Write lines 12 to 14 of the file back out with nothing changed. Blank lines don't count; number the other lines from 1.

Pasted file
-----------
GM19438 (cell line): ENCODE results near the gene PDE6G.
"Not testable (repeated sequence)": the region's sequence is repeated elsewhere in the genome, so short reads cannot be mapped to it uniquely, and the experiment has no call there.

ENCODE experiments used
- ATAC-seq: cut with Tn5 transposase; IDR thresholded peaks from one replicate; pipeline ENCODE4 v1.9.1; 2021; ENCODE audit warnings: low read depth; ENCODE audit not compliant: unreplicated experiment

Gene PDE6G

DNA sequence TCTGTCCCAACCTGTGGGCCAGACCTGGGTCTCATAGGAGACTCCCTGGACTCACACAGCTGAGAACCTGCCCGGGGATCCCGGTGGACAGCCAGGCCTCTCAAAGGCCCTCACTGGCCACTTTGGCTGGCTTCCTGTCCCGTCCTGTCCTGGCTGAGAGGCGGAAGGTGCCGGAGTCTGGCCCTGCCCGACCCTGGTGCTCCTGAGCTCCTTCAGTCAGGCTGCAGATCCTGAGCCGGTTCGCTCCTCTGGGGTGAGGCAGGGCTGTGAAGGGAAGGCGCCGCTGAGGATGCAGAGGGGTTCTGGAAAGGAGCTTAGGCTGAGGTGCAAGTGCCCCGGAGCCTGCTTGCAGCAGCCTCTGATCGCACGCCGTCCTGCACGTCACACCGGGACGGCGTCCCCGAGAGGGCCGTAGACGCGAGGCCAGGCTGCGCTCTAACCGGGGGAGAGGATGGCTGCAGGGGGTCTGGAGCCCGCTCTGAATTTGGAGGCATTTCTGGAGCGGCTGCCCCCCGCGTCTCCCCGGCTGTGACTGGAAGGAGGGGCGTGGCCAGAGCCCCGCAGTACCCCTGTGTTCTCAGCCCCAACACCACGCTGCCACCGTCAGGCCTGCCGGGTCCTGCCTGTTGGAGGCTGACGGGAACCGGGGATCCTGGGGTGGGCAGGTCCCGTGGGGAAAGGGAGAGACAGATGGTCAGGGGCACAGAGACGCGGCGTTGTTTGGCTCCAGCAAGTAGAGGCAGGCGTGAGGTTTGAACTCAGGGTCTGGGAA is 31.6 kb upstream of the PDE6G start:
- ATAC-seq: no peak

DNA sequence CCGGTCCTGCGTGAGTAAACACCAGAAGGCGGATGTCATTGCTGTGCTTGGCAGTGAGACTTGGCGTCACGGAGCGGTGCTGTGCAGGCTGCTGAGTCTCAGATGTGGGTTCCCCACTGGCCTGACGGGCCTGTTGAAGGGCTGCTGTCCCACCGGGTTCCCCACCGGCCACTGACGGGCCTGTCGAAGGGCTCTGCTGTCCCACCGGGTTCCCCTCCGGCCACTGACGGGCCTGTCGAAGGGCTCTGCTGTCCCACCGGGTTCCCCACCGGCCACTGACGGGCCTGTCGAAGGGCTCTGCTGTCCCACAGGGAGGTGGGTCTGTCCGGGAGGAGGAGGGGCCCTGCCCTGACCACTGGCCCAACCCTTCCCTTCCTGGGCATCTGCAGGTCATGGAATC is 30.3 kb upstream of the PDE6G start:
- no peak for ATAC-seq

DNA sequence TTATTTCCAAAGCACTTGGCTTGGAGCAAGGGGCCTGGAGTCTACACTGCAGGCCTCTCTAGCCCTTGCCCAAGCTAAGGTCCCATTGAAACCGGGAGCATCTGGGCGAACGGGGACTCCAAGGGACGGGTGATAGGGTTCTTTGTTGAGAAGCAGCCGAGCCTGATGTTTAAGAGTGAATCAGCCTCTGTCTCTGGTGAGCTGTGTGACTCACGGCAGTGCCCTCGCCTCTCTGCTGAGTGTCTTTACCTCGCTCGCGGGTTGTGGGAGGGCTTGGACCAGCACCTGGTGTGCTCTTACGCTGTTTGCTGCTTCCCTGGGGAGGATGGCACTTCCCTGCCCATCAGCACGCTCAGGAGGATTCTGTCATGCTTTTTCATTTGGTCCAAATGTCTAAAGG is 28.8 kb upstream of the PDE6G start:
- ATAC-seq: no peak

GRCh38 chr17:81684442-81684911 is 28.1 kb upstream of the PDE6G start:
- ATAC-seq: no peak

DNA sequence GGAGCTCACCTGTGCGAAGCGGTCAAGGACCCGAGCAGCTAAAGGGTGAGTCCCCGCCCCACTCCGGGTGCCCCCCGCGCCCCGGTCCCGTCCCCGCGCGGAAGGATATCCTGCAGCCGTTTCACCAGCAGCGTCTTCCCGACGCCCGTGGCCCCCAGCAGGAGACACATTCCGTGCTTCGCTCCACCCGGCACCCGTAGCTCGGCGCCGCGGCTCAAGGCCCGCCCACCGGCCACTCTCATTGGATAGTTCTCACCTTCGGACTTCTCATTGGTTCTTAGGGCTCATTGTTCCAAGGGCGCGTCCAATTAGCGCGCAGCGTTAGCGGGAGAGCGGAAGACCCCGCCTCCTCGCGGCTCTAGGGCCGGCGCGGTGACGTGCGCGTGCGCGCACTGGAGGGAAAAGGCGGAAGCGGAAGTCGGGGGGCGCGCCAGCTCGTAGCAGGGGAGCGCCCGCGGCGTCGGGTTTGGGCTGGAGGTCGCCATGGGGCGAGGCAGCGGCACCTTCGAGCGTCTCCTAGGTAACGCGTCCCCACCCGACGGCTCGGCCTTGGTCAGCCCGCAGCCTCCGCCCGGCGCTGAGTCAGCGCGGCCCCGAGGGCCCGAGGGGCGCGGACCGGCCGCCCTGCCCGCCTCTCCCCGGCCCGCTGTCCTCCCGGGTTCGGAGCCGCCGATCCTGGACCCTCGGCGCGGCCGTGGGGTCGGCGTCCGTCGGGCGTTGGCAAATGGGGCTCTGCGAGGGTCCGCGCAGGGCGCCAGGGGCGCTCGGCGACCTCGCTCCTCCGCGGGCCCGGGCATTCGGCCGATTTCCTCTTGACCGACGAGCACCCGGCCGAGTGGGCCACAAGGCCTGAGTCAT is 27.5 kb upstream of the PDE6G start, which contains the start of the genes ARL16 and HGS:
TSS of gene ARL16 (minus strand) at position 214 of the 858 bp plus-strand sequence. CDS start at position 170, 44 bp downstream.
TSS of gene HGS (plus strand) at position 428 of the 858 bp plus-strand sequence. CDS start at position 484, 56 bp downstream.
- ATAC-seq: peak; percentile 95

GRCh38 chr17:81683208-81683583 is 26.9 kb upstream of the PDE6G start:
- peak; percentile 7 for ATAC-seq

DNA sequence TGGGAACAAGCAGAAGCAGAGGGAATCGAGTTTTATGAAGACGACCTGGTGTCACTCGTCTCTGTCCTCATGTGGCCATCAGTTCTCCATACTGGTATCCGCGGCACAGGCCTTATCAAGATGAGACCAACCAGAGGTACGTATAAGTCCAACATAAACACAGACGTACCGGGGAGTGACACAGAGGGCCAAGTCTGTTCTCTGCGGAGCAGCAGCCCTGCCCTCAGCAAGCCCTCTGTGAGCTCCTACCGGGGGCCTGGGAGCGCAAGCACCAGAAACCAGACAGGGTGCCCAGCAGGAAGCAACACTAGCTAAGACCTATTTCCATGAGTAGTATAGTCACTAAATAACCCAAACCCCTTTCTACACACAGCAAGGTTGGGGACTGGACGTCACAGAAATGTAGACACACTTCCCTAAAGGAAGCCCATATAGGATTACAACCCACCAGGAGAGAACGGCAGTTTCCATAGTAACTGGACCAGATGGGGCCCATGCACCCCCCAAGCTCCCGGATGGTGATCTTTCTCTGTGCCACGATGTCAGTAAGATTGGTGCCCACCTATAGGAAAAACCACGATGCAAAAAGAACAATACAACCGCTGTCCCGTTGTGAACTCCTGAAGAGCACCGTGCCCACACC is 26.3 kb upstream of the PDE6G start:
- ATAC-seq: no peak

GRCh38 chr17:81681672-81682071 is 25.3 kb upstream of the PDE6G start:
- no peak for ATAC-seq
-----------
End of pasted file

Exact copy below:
GRCh38 chr17:81684442-81684911 is 28.1 kb upstream of the PDE6G start:
- ATAC-seq: no peak

DNA sequence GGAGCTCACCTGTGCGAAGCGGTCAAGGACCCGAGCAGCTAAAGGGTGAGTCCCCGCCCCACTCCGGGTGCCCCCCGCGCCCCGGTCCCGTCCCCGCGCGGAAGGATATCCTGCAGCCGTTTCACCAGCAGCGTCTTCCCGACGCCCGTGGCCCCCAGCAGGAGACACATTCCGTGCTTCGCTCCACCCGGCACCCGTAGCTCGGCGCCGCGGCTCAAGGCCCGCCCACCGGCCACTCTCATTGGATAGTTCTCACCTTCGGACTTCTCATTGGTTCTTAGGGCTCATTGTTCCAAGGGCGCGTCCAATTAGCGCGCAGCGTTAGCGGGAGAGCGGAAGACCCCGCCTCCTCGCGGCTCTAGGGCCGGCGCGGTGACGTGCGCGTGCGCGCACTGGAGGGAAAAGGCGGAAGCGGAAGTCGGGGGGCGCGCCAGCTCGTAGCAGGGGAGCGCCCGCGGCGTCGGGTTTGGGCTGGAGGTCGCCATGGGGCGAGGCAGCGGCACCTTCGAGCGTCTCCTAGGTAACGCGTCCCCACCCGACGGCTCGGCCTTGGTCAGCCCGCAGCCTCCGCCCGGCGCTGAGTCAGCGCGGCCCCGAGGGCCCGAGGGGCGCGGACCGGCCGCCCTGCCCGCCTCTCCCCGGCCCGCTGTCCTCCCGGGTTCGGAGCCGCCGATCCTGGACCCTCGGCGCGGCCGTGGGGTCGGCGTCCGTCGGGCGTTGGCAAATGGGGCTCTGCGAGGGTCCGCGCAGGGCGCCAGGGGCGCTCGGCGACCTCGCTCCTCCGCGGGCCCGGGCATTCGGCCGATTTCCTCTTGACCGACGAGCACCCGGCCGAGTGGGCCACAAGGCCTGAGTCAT is 27.5 kb upstream of the PDE6G start, which contains the start of the genes ARL16 and HGS: